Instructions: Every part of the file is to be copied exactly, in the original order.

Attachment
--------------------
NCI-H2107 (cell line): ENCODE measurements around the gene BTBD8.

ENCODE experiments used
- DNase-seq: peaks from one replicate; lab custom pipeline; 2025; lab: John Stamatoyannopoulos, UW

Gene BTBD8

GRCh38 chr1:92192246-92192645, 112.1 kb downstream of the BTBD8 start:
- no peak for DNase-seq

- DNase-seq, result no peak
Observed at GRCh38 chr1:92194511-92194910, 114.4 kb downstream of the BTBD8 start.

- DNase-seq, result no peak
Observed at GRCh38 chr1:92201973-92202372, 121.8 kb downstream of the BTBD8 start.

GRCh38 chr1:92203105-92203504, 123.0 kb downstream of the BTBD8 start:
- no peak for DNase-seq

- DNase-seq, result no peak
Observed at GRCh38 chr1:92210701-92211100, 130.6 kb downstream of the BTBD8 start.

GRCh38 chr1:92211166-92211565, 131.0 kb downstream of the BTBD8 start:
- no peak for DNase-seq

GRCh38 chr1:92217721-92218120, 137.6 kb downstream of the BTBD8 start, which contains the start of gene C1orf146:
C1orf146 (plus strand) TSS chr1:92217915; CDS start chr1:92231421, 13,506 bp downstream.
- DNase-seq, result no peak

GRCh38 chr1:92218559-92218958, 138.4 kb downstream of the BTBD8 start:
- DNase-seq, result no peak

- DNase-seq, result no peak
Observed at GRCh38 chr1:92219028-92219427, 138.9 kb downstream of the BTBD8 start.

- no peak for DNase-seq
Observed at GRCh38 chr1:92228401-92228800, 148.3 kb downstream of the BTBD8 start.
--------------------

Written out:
NCI-H2107 (cell line): ENCODE measurements around the gene BTBD8.

ENCODE experiments used
- DNase-seq: peaks from one replicate; lab custom pipeline; 2025; lab: John Stamatoyannopoulos, UW

Gene BTBD8

GRCh38 chr1:92192246-92192645, 112.1 kb downstream of the BTBD8 start:
- no peak for DNase-seq

- DNase-seq, result no peak
Observed at GRCh38 chr1:92194511-92194910, 114.4 kb downstream of the BTBD8 start.

- DNase-seq, result no peak
Observed at GRCh38 chr1:92201973-92202372, 121.8 kb downstream of the BTBD8 start.

GRCh38 chr1:92203105-92203504, 123.0 kb downstream of the BTBD8 start:
- no peak for DNase-seq

- DNase-seq, result no peak
Observed at GRCh38 chr1:92210701-92211100, 130.6 kb downstream of the BTBD8 start.

GRCh38 chr1:92211166-92211565, 131.0 kb downstream of the BTBD8 start:
- no peak for DNase-seq

GRCh38 chr1:92217721-92218120, 137.6 kb downstream of the BTBD8 start, which contains the start of gene C1orf146:
C1orf146 (plus strand) TSS chr1:92217915; CDS start chr1:92231421, 13,506 bp downstream.
- DNase-seq, result no peak

GRCh38 chr1:92218559-92218958, 138.4 kb downstream of the BTBD8 start:
- DNase-seq, result no peak

- DNase-seq, result no peak
Observed at GRCh38 chr1:92219028-92219427, 138.9 kb downstream of the BTBD8 start.

- no peak for DNase-seq
Observed at GRCh38 chr1:92228401-92228800, 148.3 kb downstream of the BTBD8 start.